Ford on Monday announced the safety recall of 4 556 Ford Kuga 1.6-litre vehicles, manufactured in Valencia, Spain between December 2012 and February 2014 and imported to South Africa, due to a risk of overheating and fire.
This follows after at least 47 such vehicles caught fire, allegedly due to the overheating problem. This includes the vehicle in which Reshall Jimmy burnt to death in December 2015, although Ford maintains this was an “unrelated and unique event”.
Ford announced the “voluntary recall” only after the National Consumer Commission threatened to order a recall in terms of the National Consumer Protection Act.
Nemeth called on the owners of the affected vehicles to take them to their nearest dealers where they will be inspected and fitted with replacement parts. He said Ford would supply such owners with courtesy vehicles as long as the repairs are being done.
After questioned by the media, he confirmed that such owners would be required to pay a deposit of R1 500 “for fuel and toll fees”. He then added that Ford would waive the fee on the understanding that the customer remains liable for the costs.
This would be the “first phase” of the recall and would be followed later by a second phase and further component replacements and attention to warning systems. The detail of the second phase is still being finalised, he said.
Asked about measures regarding vehicles that have burnt out or incurred fire damage, Nemeth said that is between the owners and their insurance. He said in such instances Ford supplied the owners with courtesy vehicles and “hopefully we will get them back into another Ford vehicle”.
When challenged about vehicles that were not insured, or where the claims were rejected due to mechanical faults, and why insurers should carry the cost of what seems to be a manufacturers fault, he said: We will work with our customers and the insurers as we always do on a case by case basis”.
Nemeth confirmed reports that insurance companies notified Ford at several occasions during the course of last year of the vehicle’s fire hazard. He however denied that Ford was slow to respond. He said Ford worked round the clock to gather data about the incidents and shipped 15 engines to the US and Europe for evaluation.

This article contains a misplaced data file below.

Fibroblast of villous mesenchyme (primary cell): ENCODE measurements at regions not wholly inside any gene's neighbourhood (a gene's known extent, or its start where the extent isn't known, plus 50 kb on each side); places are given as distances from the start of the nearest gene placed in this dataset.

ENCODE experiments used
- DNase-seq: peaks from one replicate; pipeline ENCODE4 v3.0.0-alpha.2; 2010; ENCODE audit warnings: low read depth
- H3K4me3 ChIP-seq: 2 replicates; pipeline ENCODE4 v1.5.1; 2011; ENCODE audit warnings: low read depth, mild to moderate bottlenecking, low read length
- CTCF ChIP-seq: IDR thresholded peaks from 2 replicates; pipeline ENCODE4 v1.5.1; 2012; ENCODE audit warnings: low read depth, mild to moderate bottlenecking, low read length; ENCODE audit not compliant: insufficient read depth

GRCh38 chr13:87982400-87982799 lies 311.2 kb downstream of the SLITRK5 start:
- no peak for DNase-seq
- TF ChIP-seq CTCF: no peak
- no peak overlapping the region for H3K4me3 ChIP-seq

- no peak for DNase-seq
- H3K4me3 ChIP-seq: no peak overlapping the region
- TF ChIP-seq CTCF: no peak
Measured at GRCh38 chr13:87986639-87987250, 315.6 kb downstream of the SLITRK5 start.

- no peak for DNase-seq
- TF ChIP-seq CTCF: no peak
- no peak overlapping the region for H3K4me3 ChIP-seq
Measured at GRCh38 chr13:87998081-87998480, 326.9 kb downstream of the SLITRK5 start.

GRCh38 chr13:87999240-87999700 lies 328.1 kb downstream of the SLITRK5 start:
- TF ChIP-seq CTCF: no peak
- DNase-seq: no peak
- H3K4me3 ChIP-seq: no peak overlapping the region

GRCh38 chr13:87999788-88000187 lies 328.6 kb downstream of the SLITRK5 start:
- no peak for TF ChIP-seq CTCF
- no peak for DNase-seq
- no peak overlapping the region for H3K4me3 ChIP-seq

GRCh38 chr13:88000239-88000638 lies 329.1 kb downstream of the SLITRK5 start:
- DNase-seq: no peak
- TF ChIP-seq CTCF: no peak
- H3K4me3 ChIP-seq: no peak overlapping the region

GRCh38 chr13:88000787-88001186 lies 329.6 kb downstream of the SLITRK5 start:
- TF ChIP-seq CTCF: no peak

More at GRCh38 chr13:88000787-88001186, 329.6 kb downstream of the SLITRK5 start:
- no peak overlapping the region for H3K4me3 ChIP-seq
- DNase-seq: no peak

Nemeth said Ford has already sent emails and SMSs to Kuga owners as part of its earlier recall to perform a safety check on the vehicles. The company will repeat this and follow up with registered letters informing affected Ford Kuga owners of the safety recall. The company will keep track of the response and intensify measures to find owners who do not respond. Working with the Consumer Commission it would also have access to government records of vehicle ownership.
Deputy consumer commissioner Thezi Mabuza said the Commission would require Ford to report to it on progress with the recall every second week and will communicate that to the public.
The National Press Club is hosting a media briefing by Jimmy’s siblings and attorney Rod Montana who represents the majority of the victims. They attended the Ford briefing on Monday and his sister Rinesha Jimmy expressed her disappointment the the vehicles were not permanently recalled. “They need to be taken off the road. We don’t want another family to go through what happened to us,” she said.
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